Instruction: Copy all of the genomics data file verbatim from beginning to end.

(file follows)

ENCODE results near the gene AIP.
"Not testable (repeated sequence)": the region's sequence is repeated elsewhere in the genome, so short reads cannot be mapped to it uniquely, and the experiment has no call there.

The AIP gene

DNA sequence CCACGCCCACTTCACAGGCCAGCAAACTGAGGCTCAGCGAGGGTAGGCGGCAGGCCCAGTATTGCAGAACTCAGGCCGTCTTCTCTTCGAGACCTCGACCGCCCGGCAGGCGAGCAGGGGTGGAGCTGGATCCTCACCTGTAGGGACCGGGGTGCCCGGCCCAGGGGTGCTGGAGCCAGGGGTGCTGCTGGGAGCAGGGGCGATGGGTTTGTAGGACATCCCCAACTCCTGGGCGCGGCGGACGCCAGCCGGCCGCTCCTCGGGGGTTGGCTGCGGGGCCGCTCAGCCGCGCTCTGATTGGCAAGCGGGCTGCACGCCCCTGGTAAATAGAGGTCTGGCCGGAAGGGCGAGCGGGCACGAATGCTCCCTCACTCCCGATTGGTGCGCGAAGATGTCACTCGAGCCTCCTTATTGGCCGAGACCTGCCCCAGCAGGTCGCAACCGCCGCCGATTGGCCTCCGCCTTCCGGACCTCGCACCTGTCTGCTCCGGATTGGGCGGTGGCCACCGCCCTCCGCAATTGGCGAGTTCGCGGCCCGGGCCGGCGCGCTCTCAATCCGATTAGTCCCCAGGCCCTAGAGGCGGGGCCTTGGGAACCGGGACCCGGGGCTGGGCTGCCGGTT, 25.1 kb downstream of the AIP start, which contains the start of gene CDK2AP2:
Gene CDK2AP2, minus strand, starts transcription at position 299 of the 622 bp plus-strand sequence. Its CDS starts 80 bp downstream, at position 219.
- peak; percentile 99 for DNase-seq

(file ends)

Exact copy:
ENCODE results near the gene AIP.
"Not testable (repeated sequence)": the region's sequence is repeated elsewhere in the genome, so short reads cannot be mapped to it uniquely, and the experiment has no call there.

The AIP gene

DNA sequence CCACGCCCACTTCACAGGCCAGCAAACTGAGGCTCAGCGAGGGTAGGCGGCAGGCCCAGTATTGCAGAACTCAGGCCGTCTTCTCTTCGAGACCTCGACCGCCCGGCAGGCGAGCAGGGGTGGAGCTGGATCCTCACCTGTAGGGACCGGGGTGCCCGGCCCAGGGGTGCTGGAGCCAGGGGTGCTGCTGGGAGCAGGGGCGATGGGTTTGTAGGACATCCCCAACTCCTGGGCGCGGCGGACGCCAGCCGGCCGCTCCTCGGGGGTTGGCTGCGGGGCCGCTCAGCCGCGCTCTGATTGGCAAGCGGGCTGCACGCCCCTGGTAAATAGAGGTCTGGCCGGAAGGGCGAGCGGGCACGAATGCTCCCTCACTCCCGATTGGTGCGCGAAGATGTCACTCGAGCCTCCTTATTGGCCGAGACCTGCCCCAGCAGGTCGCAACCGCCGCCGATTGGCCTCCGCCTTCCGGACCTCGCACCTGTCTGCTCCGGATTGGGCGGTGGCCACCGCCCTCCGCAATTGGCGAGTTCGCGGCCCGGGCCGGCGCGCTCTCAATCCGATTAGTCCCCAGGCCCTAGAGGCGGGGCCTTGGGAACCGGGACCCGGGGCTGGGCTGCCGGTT, 25.1 kb downstream of the AIP start, which contains the start of gene CDK2AP2:
Gene CDK2AP2, minus strand, starts transcription at position 299 of the 622 bp plus-strand sequence. Its CDS starts 80 bp downstream, at position 219.
- peak; percentile 99 for DNase-seq